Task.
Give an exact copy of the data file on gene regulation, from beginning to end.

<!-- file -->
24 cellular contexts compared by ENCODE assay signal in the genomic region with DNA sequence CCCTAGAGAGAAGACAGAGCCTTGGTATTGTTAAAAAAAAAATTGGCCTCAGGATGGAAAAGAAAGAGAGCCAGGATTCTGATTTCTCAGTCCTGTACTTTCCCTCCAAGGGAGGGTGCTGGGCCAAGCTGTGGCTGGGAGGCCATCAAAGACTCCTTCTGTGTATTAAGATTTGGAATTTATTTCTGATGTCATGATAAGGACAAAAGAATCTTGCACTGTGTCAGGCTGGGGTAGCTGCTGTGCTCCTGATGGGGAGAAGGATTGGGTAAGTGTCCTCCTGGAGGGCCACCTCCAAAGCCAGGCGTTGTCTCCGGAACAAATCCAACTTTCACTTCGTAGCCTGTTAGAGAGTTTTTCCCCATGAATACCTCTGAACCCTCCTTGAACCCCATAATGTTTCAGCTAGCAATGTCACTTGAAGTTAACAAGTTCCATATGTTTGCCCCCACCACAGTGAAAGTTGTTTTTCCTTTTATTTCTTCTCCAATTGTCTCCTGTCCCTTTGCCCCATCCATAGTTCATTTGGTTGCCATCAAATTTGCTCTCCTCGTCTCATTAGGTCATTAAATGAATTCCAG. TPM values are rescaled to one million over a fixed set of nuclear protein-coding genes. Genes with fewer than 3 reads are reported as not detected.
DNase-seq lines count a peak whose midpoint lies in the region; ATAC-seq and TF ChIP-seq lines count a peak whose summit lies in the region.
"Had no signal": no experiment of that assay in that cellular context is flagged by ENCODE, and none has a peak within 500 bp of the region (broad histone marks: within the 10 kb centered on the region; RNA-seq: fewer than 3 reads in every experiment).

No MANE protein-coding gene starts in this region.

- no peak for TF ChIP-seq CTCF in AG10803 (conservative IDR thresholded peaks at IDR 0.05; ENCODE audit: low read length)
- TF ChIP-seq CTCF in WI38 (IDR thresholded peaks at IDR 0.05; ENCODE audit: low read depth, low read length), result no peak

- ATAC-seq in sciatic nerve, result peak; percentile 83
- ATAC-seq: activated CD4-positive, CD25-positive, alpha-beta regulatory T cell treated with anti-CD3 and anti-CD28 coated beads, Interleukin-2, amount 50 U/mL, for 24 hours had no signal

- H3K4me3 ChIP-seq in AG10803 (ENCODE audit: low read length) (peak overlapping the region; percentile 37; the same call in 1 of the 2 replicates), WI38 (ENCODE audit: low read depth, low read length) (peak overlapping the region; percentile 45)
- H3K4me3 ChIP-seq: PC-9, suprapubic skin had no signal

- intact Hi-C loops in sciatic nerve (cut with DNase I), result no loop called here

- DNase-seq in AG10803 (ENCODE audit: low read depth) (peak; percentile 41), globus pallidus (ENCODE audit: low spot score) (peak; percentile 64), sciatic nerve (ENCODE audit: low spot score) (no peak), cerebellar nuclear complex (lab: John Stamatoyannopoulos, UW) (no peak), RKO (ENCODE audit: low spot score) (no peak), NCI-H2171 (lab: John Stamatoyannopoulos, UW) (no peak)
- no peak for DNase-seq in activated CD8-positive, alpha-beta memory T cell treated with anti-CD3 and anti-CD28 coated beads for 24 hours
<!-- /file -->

24 cellular contexts compared by ENCODE assay signal in the genomic region with DNA sequence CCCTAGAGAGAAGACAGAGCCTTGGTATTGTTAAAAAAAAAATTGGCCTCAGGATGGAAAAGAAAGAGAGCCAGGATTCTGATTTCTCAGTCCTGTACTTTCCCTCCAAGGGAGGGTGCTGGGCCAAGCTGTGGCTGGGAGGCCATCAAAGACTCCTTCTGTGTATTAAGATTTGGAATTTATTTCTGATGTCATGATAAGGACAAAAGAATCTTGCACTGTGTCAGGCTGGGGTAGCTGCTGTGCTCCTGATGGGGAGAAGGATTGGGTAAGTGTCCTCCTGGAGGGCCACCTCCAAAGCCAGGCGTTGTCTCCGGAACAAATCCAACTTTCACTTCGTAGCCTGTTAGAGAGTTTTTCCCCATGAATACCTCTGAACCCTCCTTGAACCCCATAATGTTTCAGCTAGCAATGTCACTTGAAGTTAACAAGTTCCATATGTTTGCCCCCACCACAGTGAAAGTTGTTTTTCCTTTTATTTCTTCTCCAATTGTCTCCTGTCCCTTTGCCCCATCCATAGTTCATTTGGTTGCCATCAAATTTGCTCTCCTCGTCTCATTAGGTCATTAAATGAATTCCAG. TPM values are rescaled to one million over a fixed set of nuclear protein-coding genes. Genes with fewer than 3 reads are reported as not detected.
DNase-seq lines count a peak whose midpoint lies in the region; ATAC-seq and TF ChIP-seq lines count a peak whose summit lies in the region.
"Had no signal": no experiment of that assay in that cellular context is flagged by ENCODE, and none has a peak within 500 bp of the region (broad histone marks: within the 10 kb centered on the region; RNA-seq: fewer than 3 reads in every experiment).

No MANE protein-coding gene starts in this region.

- no peak for TF ChIP-seq CTCF in AG10803 (conservative IDR thresholded peaks at IDR 0.05; ENCODE audit: low read length)
- TF ChIP-seq CTCF in WI38 (IDR thresholded peaks at IDR 0.05; ENCODE audit: low read depth, low read length), result no peak

- ATAC-seq in sciatic nerve, result peak; percentile 83
- ATAC-seq: activated CD4-positive, CD25-positive, alpha-beta regulatory T cell treated with anti-CD3 and anti-CD28 coated beads, Interleukin-2, amount 50 U/mL, for 24 hours had no signal

- H3K4me3 ChIP-seq in AG10803 (ENCODE audit: low read length) (peak overlapping the region; percentile 37; the same call in 1 of the 2 replicates), WI38 (ENCODE audit: low read depth, low read length) (peak overlapping the region; percentile 45)
- H3K4me3 ChIP-seq: PC-9, suprapubic skin had no signal

- intact Hi-C loops in sciatic nerve (cut with DNase I), result no loop called here

- DNase-seq in AG10803 (ENCODE audit: low read depth) (peak; percentile 41), globus pallidus (ENCODE audit: low spot score) (peak; percentile 64), sciatic nerve (ENCODE audit: low spot score) (no peak), cerebellar nuclear complex (lab: John Stamatoyannopoulos, UW) (no peak), RKO (ENCODE audit: low spot score) (no peak), NCI-H2171 (lab: John Stamatoyannopoulos, UW) (no peak)
- no peak for DNase-seq in activated CD8-positive, alpha-beta memory T cell treated with anti-CD3 and anti-CD28 coated beads for 24 hours